Ukraine Inflation Accelerates To Highest Since March On Rising Food Costs

KIEV, Ukraine -- Ukraine’s inflation rate jumped to 10.5 percent in September, the highest since March, as a summer drought boosted the cost of food.

Consumer prices climbed for the second month in a row, with inflation accelerating from 8.3 percent in August, the state statistics committee said late yesterday on its website.

The median estimate of eight economists surveyed by Bloomberg was 8.9 percent. On the month, prices rose 2.9 percent.

“Food prices rose as this year’s grain harvest is worse than a year ago, spurring the cost of food for cattle and poultry and resulting in higher prices for dairy products, eggs etc.” said Mykyta Mykhaylychenko, an economist at Kiev-based Concorde capital investment bank, before the release.

“Still, consumer demand has not revived yet. I expect inflation to total between 10 percent to 11 percent this year.”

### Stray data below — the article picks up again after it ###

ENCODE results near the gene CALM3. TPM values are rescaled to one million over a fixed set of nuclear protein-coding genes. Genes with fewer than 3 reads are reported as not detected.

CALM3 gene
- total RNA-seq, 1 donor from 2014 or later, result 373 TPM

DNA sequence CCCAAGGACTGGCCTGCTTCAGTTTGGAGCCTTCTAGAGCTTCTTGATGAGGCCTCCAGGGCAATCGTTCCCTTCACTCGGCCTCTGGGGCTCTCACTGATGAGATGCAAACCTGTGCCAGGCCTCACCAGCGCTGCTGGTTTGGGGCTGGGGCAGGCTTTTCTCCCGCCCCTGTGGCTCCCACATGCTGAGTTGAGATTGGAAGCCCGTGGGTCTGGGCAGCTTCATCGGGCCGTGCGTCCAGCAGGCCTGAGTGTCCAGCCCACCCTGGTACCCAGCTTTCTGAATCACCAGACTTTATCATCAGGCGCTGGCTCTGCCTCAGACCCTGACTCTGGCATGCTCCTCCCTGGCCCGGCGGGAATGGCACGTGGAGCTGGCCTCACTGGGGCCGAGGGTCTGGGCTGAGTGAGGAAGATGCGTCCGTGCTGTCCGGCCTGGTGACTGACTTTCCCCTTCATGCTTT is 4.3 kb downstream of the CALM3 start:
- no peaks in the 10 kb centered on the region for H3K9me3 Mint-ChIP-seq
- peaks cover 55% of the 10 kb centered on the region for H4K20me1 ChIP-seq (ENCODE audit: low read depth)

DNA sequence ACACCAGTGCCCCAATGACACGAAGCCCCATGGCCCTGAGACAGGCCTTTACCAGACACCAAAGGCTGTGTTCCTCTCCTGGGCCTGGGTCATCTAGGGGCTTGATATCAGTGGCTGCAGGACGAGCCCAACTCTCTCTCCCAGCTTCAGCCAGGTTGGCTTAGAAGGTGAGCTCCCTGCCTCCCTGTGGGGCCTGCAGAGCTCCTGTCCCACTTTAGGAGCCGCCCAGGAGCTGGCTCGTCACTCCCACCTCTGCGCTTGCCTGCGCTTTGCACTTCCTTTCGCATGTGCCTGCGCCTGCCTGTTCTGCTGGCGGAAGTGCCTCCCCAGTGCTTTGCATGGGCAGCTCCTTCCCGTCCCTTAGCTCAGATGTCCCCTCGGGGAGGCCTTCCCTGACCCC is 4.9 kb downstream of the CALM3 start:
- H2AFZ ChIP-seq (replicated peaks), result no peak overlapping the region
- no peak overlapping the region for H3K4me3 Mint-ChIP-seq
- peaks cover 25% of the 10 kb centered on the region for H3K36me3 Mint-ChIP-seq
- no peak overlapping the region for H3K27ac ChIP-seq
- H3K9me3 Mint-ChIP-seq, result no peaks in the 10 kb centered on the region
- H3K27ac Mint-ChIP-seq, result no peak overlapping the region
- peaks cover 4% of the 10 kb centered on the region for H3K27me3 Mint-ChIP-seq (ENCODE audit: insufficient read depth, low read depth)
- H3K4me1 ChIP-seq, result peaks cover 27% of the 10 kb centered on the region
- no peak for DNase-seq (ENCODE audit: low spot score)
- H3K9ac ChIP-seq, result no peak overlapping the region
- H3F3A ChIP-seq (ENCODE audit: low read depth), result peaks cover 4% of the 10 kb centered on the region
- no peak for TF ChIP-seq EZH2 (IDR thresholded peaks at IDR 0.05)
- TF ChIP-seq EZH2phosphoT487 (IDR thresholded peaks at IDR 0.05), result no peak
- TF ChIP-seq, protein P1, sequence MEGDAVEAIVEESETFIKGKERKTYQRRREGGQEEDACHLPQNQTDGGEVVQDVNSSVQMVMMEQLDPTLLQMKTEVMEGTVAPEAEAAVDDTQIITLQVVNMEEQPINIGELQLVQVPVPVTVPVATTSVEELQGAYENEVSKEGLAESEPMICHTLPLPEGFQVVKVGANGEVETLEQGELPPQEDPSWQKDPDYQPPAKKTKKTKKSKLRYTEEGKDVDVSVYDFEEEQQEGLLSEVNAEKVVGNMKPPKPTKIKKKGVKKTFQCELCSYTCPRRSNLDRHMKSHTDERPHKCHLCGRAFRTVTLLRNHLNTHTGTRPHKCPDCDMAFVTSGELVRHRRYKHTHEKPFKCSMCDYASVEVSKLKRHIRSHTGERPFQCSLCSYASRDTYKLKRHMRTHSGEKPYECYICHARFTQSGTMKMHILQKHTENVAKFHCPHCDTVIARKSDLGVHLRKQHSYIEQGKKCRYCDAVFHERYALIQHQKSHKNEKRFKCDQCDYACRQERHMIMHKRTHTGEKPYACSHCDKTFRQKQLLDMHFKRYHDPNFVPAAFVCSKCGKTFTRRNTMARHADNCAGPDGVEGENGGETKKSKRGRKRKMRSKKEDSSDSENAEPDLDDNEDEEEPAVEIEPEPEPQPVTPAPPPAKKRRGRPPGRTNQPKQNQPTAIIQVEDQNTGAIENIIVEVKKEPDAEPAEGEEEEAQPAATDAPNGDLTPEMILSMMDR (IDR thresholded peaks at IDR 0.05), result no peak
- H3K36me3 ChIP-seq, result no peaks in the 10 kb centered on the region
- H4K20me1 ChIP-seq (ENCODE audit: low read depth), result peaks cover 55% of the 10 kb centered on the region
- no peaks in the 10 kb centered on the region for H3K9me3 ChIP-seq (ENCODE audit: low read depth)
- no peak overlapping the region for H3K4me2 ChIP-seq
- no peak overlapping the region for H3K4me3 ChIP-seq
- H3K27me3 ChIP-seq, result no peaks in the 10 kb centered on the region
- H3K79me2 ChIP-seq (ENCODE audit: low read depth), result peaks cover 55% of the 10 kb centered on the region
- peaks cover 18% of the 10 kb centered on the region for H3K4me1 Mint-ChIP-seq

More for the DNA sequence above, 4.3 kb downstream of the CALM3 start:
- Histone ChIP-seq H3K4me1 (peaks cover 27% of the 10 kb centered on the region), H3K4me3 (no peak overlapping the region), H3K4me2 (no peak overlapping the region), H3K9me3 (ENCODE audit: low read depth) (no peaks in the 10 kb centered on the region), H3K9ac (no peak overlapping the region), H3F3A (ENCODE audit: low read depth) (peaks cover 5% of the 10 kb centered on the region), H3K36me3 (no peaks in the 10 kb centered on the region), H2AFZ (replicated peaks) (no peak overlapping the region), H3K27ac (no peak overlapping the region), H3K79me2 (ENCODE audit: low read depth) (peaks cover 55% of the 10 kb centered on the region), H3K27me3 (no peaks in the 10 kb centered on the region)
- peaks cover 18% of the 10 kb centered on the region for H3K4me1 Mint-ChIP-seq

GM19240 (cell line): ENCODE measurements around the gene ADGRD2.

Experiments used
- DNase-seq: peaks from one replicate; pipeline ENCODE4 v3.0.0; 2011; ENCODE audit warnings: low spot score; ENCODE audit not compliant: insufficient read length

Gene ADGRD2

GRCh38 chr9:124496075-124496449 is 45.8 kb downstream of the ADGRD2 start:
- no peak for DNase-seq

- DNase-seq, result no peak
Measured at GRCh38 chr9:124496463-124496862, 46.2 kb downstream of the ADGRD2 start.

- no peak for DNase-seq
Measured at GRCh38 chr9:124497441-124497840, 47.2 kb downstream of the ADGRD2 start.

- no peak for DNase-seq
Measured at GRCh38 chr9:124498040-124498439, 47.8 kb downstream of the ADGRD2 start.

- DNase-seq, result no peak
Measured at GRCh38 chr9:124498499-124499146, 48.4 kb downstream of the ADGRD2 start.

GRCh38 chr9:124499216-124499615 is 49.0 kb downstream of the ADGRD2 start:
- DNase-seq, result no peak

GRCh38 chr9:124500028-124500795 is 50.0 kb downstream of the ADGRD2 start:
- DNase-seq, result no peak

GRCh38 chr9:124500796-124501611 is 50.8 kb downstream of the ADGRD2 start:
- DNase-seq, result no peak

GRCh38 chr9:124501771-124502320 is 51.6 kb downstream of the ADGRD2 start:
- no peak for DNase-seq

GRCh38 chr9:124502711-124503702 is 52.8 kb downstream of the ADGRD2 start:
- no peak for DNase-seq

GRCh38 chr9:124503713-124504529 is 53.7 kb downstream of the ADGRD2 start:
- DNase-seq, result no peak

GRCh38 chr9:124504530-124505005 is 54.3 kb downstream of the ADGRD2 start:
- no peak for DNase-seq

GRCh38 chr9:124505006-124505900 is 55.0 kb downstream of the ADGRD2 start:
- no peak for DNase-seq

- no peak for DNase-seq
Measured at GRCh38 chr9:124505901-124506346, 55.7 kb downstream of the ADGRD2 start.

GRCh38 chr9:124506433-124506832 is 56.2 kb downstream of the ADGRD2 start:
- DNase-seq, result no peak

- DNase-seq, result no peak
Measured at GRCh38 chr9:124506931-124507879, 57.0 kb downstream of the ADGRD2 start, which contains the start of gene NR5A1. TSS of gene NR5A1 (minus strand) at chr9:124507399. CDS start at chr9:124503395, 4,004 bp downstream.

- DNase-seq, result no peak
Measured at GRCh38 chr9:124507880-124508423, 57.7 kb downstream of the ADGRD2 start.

Ukraine, the world’s largest barley exporter, will probably reap 38 million tons of grain this year, down from 46 million tons in 2009, because of drought, the Agriculture Ministry estimates.

Prime Minister Mykola Azarov said Sept. 28 the government is compiling estimates of stockpiles and will decide this week whether to limit exports to cap domestic prices.

Ukraine faces the risk of faster inflation, First Deputy Economy Minister Anatoliy Maksyuta said yesterday. “The government is used to using administrative and regulatory tools to combat inflation,” he said.

The Economy Ministry forecasts inflation will be 12 percent this year. Ukraine’s inflation rate dropped to 6.8 percent in July, the lowest in 6 ½ years, before rising the past two months.

Producer prices, an early indicator of inflation, rose an annual 19.2 percent in September, after a 23.3 percent increase the previous month. Factory gate prices rose 0.1 percent from August.

Source: Bloomberg